Under the COOL labeling law, retailers selling covered commodities at retail establishments (including “muscle cut and ground meats … wild and farm-raised fish and shellfish; fresh and frozen fruits and vegetables; peanuts, pecans, and macadamia nuts; and ginseng”) must include labels with information about the commodities’ origins. Under USDA’s temporary period of labeling flexibilities, however, USDA “will not take enforcement action against the retail sale of commodities that lack an appropriate country of origin or method of production label, provided that the food does not make any country of origin or method of production claims,” effective April 20, 2020 and for a period of 60 days.

Read USDA’s News Release here and learn more about the COOL labeling law here.

 

FDA Issues Best Practices on Safe Food Handling and Employee Health in Retail Food Settings During COVID-19 Public Health Emergency
April 9: FDA released a factsheet and companion infographic to inform retail food stores, restaurants, and pick-up and delivery services about best practices for the safe preparation and delivery of food to the public, in addition to best practices for “employee health and personal hygiene, cleaning and sanitizing,” according to its Constituent Update.

Read FDA’s Constituent Update and access its attachments here.

 

FDA Releases Guidance on Temporary Restaurant Menu Labeling Requirements
April 1: FDA announced the availability of a final guidance on its “Temporary Policy Regarding Nutrition Labeling of Standard Menu Items in Chain Restaurants and Similar Retail Food Establishments During the COVID-19 Public Health Emergency.” For the duration of the public health emergency, FDA will be more flexible in enforcing menu nutrition labeling requirements in chain restaurants and similar retail food establishments.

According to FDA’s Constituent Update, “restaurants and similar retail food establishments that are part of a chain with 20 or more locations, doing business under the same name, and offering for sale substantially the same menu items” must provide nutrition information and calorie counts on menus and menu boards under FDA regulations. Due to the destabilizing effects of the COVID-19 crisis on these covered establishments; however, FDA will not object to a failure to meet the menu labeling requirements during this public health emergency.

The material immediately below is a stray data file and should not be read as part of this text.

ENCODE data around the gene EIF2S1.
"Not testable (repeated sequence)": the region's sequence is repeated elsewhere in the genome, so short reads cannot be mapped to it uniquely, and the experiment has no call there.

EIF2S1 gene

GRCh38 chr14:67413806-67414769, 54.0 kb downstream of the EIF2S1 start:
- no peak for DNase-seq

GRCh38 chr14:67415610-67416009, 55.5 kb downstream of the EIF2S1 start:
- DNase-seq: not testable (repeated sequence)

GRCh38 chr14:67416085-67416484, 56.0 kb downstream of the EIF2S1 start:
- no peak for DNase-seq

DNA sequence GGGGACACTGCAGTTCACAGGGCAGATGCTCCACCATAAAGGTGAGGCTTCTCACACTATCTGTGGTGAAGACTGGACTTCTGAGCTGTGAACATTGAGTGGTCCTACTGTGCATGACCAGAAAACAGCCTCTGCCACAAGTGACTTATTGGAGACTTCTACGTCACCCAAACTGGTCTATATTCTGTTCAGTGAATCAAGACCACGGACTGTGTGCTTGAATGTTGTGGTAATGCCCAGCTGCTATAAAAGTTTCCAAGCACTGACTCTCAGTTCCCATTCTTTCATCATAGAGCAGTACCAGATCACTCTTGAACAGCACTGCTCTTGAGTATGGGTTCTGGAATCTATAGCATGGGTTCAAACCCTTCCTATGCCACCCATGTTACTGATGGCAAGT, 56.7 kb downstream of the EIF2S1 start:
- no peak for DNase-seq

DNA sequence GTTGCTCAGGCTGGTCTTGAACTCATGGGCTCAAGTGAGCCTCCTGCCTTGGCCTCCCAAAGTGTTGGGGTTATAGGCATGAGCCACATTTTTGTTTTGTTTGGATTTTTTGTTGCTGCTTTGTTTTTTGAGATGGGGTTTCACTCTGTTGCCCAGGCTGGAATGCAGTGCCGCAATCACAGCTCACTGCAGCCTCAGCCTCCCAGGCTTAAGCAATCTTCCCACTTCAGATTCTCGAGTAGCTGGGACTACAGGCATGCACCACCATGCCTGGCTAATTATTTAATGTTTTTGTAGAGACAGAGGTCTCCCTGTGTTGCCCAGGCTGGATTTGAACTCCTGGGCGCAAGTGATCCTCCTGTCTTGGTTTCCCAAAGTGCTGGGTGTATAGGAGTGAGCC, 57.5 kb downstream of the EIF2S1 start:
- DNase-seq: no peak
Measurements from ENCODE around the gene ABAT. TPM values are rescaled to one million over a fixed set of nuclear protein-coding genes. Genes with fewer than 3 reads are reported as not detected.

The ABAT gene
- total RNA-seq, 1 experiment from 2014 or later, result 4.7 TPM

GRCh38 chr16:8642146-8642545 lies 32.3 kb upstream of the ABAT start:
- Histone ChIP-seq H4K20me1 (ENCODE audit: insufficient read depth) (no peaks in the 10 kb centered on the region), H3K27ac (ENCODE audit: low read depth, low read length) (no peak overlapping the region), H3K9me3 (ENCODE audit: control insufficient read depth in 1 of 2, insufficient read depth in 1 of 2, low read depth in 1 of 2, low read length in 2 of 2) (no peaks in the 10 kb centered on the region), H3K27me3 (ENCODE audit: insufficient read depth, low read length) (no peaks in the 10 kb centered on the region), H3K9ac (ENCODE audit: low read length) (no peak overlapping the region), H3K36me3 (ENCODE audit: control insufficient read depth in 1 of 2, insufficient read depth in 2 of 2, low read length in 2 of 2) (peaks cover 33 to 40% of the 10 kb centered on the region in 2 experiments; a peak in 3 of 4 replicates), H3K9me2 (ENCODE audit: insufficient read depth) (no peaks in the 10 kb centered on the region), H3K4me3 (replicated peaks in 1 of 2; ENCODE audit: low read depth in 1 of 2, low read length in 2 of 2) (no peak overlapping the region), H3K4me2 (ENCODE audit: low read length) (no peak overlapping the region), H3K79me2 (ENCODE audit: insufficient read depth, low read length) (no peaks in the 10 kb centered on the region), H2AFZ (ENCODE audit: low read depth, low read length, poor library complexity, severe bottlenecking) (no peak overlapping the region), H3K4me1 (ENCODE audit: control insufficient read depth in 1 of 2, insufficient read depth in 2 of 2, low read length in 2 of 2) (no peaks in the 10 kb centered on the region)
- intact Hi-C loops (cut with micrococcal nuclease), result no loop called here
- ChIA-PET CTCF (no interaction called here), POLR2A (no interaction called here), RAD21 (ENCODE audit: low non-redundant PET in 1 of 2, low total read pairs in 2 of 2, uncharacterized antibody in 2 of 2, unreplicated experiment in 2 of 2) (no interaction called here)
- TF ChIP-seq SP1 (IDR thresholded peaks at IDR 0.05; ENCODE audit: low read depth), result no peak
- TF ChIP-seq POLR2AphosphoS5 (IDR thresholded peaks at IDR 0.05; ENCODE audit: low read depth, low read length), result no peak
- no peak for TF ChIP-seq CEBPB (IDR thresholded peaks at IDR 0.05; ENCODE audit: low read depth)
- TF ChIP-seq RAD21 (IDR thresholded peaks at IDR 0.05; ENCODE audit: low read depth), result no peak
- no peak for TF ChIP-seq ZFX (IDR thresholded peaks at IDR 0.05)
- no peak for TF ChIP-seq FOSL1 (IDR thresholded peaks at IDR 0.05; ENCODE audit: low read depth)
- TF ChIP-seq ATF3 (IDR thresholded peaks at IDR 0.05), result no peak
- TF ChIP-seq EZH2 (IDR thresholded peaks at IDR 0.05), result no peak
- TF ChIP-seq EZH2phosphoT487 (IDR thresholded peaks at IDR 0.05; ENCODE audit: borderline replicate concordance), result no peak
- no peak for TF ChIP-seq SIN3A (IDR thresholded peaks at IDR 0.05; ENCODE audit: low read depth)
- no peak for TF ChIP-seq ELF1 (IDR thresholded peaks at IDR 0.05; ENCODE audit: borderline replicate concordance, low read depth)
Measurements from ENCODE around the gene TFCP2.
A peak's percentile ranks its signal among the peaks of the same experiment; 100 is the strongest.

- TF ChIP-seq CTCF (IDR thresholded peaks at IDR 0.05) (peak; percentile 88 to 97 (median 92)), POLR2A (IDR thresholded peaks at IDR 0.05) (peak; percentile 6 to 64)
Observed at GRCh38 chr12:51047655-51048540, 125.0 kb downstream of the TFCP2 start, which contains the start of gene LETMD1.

Read FDA’s Constituent Update here. Access the final guidance here and learn more about FDA’s menu labeling requirements here.

 

FDA Releases Fact Sheet on Diverting Human Food for Animal Food Use
FDA’s Center for Veterinary Medicine (CVM) released a fact sheet on “Safely distributing unused human food for animal food use” to guide restaurants and other food suppliers looking to repurpose unused food inventories during the COVID-19 public health emergency. 

The fact sheet includes various “Do’s” and “Don’ts” of the process. For example, food suppliers may distribute human food that is safe for human consumption but that has supply-chain or food quality issues (e.g. stale food) for animal food use. They should not, however, distribute foods with ingredients that are unsafe for the target animal. The fact sheet also describes FDA’s policies on diverting human foods containing meat for animal food use, distributing packaged foods, labeling requirements, and holding requirements.

Read FDA’s fact sheet here (PDF) and learn more about the CVM here.

 

FDA and USDA Update COVID-19 Webpages
Since March 30, FDA has updated its COVID-19 food safety webpage with advice for companies whose employees test positive for COVID-19, as well as information about social distancing, disinfecting, and other precautions for businesses. USDA also continues to update its COVID-19 FAQ page.

Visit FDA’s main COVID-19 webpage here, FAQ page here, and food safety page here. Visit USDA’s COVID-19 FAQ page here.


FOOD LABELING, CLAIMS & MARKETING

FDA Reopens Comment Period on Ultrafiltered Milk in Cheeses
April 15: FDA is seeking additional public comment on a proposed rule amending the definitions of “milk” and “nonfat milk” in cheeses and cheese products to better align with international food standards of identity. 

Originally published in October 2005, the proposed rule (“Cheeses and Related Cheese Products; Proposal to Permit the Use of Ultrafiltered Milk,” 70 Fed. Reg. 60,751) would alter FDA’s definitions of “milk” and “nonfat milk” to permit the use of fluid ultrafiltered milk (UF) – mechanically filtered raw or pasteurized milk – in cheese production. FDA’s current food standards of identity for cheeses do not conform with the international Codex standards, since its current definitions of “milk” and “nonfat milk” “do not provide for the use of fluid or dried filtered milk or … nonfat milk as basic dairy ingredients in standardized cheeses and related cheese products,” according to the rulemaking.

FDA has reopened the comment period to gather additional stakeholder comments. To ensure consideration by the agency, comments on the proposed rule must be submitted by August 13, 2020. Read FDA’s Constituent Update here and the proposed rule here.

 

FDA Extends Reopened Comment Period on Food Standards of Identity Modernization
April 17: FDA is seeking additional public comment on a proposed rule establishing general principles to consider when modernizing food standards of identity (“Food Standards; General Principles and Food Standards Modernization,” 70 Fed. Reg. 29,214). The agency extended its comment period, initially reopened in February 2020, to gather new information on FDA-specific aspects of the 2005 proposed rule.

To ensure consideration by the agency, comments on the proposed rule now must be submitted by July 20, 2020. Read FDA’s Constituent Update here and the proposed rule here.


 

FOOD SAFETY

FDA Once Again Extends Comment Period for Proposed Rule on Laboratory Accreditation